Signs You Have a Water Main Leak
When a city or town suffers a water main leak it has the
potential to cause an awful lot of damage and brings sections of town to a standstill. Depending on the severity of the leak, homes or businesses may be affected, too. It’s very important to catch a water main leak early before it
has a chance to turn into something more serious. If you watch out for certain signs, you just might catch a water main leak in time.
Bubbling This is one of the more common and obvious signs that a water main leak has
occurred. When there has been a rupture in the pipeline and the water has nowhere else to go, it may end up bubbling up into the street. Anytime you see that happen make sure that you contact the city immediately so they can get to work fixing it. If the bubbling water is able to continue bubbling away for any length of time
it could result in a flood. If action is taken in a timely fashion and the appropriate water main valves are shut off, serious damage may be averted.
Water Pressure Changes A less obvious sign that there is a water main leak might be a reduction in
water pressure for nearby homes or businesses. This can be a particularly difficult one to figure out, because if all of the people that are affected don’t speak to one another, they all might think it’s just an isolated incident. The water in these affected places may also be discolored along with the low water pressure. Even though it usually won’t mean a water main leak, it’s still wise to
contact your local water utility if you notice a sudden decrease in water pressure in your home or business. If multiple people call reporting the same thing, they will take it seriously and go check it out.
Sinkholes If the water from a water main leak just stays below the
surface under the ground, it may soften the earth and damage the underground infrastructure, causing sinkholes to form on the surface. Most people have probably seen giant sinkholes on the news, and a water main leak doesn’t mean you’ll get ones like that, but even small sinkholes are damaging and inconvenient. Again, it’s wise to call the water utility anytime you notice water running under the surface.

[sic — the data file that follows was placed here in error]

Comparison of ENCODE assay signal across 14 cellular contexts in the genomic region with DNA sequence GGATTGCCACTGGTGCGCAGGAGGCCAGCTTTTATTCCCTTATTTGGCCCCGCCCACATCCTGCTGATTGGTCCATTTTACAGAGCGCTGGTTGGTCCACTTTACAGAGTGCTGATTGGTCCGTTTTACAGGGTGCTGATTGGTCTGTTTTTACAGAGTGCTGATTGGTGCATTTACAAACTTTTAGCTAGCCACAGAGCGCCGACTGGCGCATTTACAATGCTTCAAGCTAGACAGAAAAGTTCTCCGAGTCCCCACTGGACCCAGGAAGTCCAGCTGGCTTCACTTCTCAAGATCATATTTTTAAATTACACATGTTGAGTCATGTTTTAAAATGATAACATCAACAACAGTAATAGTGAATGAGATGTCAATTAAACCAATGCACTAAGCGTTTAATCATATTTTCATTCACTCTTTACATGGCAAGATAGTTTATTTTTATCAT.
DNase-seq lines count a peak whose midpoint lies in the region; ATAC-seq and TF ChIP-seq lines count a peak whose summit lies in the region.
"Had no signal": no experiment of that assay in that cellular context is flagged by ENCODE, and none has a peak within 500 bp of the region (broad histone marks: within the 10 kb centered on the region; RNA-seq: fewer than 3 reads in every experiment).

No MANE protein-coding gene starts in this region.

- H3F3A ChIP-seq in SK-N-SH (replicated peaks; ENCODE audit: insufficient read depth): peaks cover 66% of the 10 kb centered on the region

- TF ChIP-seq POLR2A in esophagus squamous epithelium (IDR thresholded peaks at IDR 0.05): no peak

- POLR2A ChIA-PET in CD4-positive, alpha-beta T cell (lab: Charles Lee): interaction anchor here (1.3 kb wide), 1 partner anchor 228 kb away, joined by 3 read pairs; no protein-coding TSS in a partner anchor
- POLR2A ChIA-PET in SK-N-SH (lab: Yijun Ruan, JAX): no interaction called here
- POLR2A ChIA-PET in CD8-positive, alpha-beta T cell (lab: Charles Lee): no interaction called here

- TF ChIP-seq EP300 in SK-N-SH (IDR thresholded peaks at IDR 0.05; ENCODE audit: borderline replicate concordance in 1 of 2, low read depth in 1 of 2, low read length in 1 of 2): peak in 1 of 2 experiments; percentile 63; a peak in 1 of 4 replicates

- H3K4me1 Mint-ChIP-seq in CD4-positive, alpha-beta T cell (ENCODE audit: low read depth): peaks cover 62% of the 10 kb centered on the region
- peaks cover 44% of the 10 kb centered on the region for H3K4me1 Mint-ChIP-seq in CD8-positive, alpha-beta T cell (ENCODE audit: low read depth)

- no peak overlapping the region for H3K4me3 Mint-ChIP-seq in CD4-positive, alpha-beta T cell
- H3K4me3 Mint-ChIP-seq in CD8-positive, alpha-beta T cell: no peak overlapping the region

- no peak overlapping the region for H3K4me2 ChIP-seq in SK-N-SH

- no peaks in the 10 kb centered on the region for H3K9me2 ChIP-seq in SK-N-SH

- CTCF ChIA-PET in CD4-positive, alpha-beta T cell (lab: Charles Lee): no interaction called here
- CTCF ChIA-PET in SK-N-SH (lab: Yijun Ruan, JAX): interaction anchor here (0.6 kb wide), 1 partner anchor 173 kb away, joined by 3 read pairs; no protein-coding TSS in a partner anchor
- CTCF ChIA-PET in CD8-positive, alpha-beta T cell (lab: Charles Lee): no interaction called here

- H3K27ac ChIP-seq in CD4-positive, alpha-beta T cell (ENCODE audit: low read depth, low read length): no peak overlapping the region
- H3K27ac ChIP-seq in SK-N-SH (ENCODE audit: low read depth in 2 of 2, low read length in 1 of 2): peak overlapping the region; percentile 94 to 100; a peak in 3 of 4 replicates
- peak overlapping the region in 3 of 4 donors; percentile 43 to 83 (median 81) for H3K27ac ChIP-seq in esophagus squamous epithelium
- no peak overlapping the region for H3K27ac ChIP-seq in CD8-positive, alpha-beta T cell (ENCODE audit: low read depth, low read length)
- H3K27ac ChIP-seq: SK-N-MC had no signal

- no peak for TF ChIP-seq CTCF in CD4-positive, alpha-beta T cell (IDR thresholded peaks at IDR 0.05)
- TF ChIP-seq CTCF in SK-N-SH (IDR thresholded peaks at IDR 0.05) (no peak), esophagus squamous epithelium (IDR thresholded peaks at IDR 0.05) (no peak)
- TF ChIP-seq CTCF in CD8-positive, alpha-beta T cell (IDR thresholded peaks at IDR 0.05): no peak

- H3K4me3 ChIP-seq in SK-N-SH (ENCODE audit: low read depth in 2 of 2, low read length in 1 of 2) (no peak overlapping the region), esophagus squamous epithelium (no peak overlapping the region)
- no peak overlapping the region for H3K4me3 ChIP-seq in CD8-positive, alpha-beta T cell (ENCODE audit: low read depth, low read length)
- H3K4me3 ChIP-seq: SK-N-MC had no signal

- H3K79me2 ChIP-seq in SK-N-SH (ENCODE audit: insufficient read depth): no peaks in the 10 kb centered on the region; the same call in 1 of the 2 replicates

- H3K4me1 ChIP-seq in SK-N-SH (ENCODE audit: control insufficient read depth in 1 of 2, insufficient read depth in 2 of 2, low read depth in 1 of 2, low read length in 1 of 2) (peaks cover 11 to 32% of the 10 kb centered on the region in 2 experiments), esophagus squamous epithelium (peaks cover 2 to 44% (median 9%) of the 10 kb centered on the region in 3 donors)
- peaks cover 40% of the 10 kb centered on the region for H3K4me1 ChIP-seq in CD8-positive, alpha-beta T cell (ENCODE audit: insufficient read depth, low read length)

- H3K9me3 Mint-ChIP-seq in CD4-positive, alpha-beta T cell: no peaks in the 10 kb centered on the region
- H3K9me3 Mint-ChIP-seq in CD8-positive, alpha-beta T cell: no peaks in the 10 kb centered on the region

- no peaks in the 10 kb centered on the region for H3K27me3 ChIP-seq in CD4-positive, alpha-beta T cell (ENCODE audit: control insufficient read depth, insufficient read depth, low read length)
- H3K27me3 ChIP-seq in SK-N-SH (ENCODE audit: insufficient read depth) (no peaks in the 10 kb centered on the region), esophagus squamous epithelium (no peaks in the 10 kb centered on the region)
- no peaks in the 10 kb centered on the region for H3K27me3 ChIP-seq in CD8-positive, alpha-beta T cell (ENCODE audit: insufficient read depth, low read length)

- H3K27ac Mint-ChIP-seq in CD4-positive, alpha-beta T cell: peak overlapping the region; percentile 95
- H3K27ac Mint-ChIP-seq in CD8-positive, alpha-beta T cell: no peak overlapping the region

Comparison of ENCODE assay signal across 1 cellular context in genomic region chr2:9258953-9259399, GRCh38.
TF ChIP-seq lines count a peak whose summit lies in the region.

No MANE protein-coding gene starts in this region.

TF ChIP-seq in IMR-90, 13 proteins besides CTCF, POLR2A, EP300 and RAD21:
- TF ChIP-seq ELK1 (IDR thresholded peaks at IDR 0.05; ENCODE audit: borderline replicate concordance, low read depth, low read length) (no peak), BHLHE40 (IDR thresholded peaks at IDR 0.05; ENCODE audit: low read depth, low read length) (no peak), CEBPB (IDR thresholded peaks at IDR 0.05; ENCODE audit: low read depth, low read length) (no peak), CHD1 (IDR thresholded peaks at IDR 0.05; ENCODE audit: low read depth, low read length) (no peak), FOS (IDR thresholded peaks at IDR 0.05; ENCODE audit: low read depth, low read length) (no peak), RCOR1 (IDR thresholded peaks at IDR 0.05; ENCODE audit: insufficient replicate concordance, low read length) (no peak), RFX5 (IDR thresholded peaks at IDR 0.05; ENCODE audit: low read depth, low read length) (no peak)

Causes Water main leaks don’t just happen out of the blue, even though it definitely seems that way
sometimes. There are some common causes that result in water main leaks that anyone in charge of a municipality’s water mains should keep in mind. These causes include: Exterior corrosion of older pipes that creates holes. Thinner pipe walls in certain parts of the system than in others. Expanding soil that surrounds the pipes due to frozen ground in winter. Poor installation. Seismic activity. Unusually high water pressure. Depth of the pipes. Other underground disturbances.
ď‚— Keeping the integrity of the water mains intact is crucial to
keep the water flowing inside the pipes and nowhere else. Some of the causes can be remedied by careful inspection and adjustment, but some are out of anyoneâ€™s control. The only thing any municipality can do is work on preventative measures and have a sound emergency water main valve program in place.
Prevention Since the potential effects of a water main leak are so severe, prevention is a critical part of the
equation. Updating old or aging systems is one way to take preventative action that works really well. The city may choose to replace worn out sections and leave others, or do a total revamp of the whole thing in one shot. The budget and condition of the system will be big factors. A city or tow can also hire a third party that specializes in leak detection to come in and do a
thorough inspection of the water main system. These companies utilize all of the latest technologies to get a clear and accurate view into the system. This helps detect current leaks and pinpoint areas that may be headed in that direction. Water main valve exercise is another preventative measure that minimizes damage in the even
of a water main leak. Technicians will go in and essentially turn the water main valves to prevent sticking and keep them in good working order. That way they will turn smoothly in the event of an emergency.
Published on Dec 1, 2012
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